The manufacturer determines how dependable your full-size guitar will be. Affordable full-size guitars are frequently constructed from materials that cannot withstand heavy use, but it is highly unlikely that their key components will fail after a year or two.
Most guitars can last for years without breaking down, and keeping them in good condition or protecting them from physical damage will only help to extend their life.
SHOULD I GET A FULL SIZE OR 3/4 GUITAR?
If you are a beginner (especially if the guitar is intended for a child under the age of 12) looking for a low-cost, comfortable, and enjoyable instrument to learn on, a 3/4 guitar is my recommendation. However, if you are a professional guitarist who only owns full-size acoustics, I believe you will benefit from the sounds that a smaller-bodied acoustic will provide.
If, on the other hand, you are a singer-songwriter or a solo performer, you will be much happier with the fuller, resonant sound that a full-sized guitar has to offer, especially when it comes to acoustic guitars. Other than if you’re looking to buy for a child, I don’t think 34 size electrics have much to offer.
Full-size is the way to go in the world of electric guitars, especially solid-bodied instruments. The size of hollow-bodied instruments varies, but these guitars are related to acoustic guitars in that the hollowed body shape has a significant impact on the sound.
THE BEST ALTERNATIVES TO ¾ AND FULL SIZE GUITARS
Full size and ¾ guitars are not the only guitar sizes available. Even a ¾ guitar may be too large for a child learning to play this instrument. Here are some guitar sizes that may be more suitable for children, teenagers, or adults.
1. Half-Size Guitar
The so-called halfie is approximately 20 inches long and 8 inches wide, making it half the size of a 4/4 guitar. Almost all major guitar brands make half-size acoustic and electric guitars, so finding a 12 model shouldn’t be too difficult.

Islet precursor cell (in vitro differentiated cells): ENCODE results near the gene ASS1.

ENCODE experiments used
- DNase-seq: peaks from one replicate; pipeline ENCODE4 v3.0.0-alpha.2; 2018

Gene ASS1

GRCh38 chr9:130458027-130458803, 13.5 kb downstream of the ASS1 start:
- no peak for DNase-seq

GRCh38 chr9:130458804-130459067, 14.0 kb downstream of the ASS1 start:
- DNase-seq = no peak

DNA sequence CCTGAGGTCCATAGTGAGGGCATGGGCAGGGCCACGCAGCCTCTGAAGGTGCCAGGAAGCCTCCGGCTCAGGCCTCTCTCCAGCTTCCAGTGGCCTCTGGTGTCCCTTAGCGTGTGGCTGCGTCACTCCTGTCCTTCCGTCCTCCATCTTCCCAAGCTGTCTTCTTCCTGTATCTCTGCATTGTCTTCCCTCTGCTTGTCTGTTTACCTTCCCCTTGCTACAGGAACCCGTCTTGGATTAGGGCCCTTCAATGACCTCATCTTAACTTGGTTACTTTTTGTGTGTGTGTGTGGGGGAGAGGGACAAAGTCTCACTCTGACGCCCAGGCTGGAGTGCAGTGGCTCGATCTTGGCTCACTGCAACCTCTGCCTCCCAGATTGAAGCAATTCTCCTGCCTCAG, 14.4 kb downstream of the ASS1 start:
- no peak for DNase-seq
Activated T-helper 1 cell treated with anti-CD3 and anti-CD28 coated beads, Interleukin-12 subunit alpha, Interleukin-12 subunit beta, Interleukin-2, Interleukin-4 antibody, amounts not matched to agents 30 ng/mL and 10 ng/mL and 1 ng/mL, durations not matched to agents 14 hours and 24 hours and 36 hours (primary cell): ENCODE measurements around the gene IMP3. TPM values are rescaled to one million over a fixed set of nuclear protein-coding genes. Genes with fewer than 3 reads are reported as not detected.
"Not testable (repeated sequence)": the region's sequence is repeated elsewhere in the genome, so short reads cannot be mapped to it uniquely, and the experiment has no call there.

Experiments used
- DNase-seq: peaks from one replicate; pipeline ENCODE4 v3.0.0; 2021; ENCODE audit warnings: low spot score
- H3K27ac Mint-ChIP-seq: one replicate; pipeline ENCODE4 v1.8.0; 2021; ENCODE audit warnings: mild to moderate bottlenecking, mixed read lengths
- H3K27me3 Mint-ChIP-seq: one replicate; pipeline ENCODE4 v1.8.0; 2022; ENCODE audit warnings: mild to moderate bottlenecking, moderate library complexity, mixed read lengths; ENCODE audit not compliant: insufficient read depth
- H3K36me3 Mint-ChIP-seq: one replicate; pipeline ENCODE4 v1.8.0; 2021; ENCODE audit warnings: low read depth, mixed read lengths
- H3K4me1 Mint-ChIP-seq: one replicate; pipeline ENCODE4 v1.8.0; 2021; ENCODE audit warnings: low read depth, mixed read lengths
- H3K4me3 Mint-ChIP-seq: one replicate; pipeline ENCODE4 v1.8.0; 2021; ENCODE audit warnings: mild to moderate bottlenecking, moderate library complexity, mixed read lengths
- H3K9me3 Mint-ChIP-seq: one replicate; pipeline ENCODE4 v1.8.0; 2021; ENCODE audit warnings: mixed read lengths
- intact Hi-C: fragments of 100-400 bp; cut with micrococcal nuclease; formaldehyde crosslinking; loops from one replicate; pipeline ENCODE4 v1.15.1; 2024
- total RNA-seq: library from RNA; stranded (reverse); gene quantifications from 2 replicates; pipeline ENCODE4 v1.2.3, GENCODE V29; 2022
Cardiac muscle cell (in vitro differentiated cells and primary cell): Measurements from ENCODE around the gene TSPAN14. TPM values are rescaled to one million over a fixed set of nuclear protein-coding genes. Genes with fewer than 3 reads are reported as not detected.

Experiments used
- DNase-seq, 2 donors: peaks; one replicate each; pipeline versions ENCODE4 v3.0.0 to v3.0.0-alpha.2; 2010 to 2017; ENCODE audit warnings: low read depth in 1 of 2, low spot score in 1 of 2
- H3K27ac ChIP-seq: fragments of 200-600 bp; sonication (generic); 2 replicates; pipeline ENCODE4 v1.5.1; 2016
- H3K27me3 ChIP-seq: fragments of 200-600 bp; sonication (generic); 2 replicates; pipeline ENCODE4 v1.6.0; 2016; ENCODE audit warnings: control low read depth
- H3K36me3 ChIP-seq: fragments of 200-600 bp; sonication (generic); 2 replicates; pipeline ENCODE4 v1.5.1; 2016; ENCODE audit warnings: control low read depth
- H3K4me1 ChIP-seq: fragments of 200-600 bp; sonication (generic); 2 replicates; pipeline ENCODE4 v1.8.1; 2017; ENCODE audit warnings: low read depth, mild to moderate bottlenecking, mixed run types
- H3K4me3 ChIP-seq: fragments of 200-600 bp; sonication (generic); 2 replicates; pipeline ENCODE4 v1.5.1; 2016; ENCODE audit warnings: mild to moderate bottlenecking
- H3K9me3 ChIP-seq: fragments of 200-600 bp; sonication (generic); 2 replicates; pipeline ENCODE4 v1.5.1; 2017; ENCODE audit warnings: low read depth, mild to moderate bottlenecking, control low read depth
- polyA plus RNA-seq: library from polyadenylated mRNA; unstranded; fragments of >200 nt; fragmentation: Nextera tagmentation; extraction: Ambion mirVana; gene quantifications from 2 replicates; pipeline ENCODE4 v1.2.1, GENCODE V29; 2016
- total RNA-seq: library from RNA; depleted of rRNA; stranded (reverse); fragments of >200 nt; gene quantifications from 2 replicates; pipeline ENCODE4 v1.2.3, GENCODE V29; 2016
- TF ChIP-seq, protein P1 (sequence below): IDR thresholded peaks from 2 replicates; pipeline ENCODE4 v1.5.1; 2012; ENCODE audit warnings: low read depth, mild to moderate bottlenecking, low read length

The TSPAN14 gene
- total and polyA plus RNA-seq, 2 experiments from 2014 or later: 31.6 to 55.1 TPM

These guitars are an excellent choice if you want your children to begin learning to play the guitar at a young age, but as they grow half-size, the guitar will become too small for them.
That is why you should not overspend on these instruments, as they are unlikely to be used by a child for more than a few years. Most halfies have a tuning mechanism, allowing the child to learn how to tune a guitar from an early age.
2. ¼ guitar
This is the smallest size of guitar available, as these instruments are typically 28 x 10 inches in size. A 14-inch guitar is only appropriate for children under the age of five, and you can choose between electric and acoustic models.
Despite being the smallest size of a guitar, 14 inch guitars are large enough to support the use of standard cords. These guitars can be used by a child to learn basic guitar techniques, but larger guitars are required to fully develop guitar playing skills. 14 guitars sound like ukuleles because they produce a lot of treble despite being slightly larger.
3. Parlor Guitar
A jump from a ¾ guitar to a dreadnought guitar can be abrupt, so a parlor guitar may be the right solution for you if you want to gradually increase the size of a guitar you’re playing.
Parlor guitars, despite being classified as 4/4 guitars, are not as large and heavy as jumbo or dreadnought guitars. Their sound favors mid-range tones over basses, but the string gauges you choose give you plenty of leeway to fine-tune the highs and lows of these guitars.
CONCLUSION on 3/4 Guitar Vs Full Size
The player’s height is probably one of the best ways to determine which guitar size is best. If the person playing the guitar is under 5 feet tall, a 34 guitar will be easier to handle.
Full-size guitars, on the other hand, are much more comfortable for players taller than 5 feet. Nonetheless, nothing prevents you from purchasing a ¾ guitar if you enjoy playing it.
FAQ on Full Size vs 3/4 Guitar
Are 3/4 guitars easier?
The younger a child is, the smaller the guitar must be in order for them to play comfortably. Children typically use 1/2 and 3/4 sized guitars because they are far easier to play. Because of the reduced size, a young child can reach over the body and comfortably reach the fretboard.
Why does Ed Sheeran use a 3/4-size guitar?
What is the significance of Ed Sheeran’s use of a small guitar? Ed plays a 3/4 size guitar simply because he prefers them that way. He travels a lot, and the smaller guitars stay in tune better than the larger ones.
Are 3/4 size guitars good for adults?
Even though 3/4-sized guitars are recommended for children aged 8 to 12, they are also appropriate for adults. Adult players, even experienced ones, are increasingly choosing to play 3/4 size guitars due to the smaller size (especially when traveling) and the more punchy sound.